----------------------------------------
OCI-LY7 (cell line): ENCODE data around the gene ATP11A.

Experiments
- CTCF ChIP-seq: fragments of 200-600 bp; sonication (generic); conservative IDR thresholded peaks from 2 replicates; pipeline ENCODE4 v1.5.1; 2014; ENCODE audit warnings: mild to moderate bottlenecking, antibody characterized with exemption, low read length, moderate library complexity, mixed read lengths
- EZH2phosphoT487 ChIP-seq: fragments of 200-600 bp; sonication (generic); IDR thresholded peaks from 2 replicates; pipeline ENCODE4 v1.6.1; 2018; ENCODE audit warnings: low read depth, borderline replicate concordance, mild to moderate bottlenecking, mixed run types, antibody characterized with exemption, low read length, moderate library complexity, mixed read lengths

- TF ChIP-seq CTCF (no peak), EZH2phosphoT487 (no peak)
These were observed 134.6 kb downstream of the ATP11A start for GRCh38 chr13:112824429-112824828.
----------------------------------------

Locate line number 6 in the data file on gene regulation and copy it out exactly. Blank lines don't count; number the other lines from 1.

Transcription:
These were observed 134.6 kb downstream of the ATP11A start for GRCh38 chr13:112824429-112824828.